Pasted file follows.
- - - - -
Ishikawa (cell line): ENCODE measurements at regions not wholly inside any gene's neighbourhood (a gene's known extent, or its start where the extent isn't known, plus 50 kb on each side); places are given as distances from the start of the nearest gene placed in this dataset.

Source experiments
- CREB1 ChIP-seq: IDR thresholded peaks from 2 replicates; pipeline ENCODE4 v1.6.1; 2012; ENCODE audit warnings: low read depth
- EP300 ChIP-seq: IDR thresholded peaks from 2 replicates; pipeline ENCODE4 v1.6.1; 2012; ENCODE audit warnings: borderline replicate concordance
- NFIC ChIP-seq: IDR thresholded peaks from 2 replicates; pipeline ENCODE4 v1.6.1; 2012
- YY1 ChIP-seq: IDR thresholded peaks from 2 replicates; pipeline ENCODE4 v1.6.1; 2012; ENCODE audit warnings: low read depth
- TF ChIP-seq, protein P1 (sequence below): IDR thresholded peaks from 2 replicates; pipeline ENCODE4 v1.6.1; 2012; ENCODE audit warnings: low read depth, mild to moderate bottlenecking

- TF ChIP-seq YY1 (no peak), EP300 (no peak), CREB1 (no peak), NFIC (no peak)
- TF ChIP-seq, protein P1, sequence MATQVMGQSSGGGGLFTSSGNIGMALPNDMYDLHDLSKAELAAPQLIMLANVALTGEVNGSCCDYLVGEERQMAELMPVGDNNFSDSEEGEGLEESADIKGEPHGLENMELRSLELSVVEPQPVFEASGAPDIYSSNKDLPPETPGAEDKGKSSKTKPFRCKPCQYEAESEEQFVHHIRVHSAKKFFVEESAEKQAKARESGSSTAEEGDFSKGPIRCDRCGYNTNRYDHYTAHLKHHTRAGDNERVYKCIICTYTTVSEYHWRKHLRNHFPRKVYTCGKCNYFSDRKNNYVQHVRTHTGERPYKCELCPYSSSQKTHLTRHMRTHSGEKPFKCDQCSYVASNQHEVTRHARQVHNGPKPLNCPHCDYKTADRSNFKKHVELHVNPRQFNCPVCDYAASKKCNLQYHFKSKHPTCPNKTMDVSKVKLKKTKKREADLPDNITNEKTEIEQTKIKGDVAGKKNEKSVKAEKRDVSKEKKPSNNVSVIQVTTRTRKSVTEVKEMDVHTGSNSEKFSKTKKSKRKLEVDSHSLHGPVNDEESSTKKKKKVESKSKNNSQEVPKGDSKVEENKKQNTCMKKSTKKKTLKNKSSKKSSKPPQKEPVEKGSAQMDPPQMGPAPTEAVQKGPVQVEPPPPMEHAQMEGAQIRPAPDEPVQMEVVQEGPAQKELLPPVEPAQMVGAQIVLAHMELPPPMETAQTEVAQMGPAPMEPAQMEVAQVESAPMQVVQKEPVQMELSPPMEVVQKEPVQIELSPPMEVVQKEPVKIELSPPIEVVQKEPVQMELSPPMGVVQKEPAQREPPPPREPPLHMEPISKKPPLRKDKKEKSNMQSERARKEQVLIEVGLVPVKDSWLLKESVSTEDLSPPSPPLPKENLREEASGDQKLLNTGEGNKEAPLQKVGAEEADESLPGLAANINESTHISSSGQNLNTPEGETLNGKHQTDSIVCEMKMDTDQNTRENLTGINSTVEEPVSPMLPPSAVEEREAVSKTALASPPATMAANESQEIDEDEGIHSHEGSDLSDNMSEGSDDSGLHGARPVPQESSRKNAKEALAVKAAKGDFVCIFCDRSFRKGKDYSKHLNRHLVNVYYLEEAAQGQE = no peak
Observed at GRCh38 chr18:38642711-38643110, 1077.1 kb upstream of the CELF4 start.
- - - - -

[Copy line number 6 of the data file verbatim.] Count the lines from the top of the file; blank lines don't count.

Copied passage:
- YY1 ChIP-seq: IDR thresholded peaks from 2 replicates; pipeline ENCODE4 v1.6.1; 2012; ENCODE audit warnings: low read depth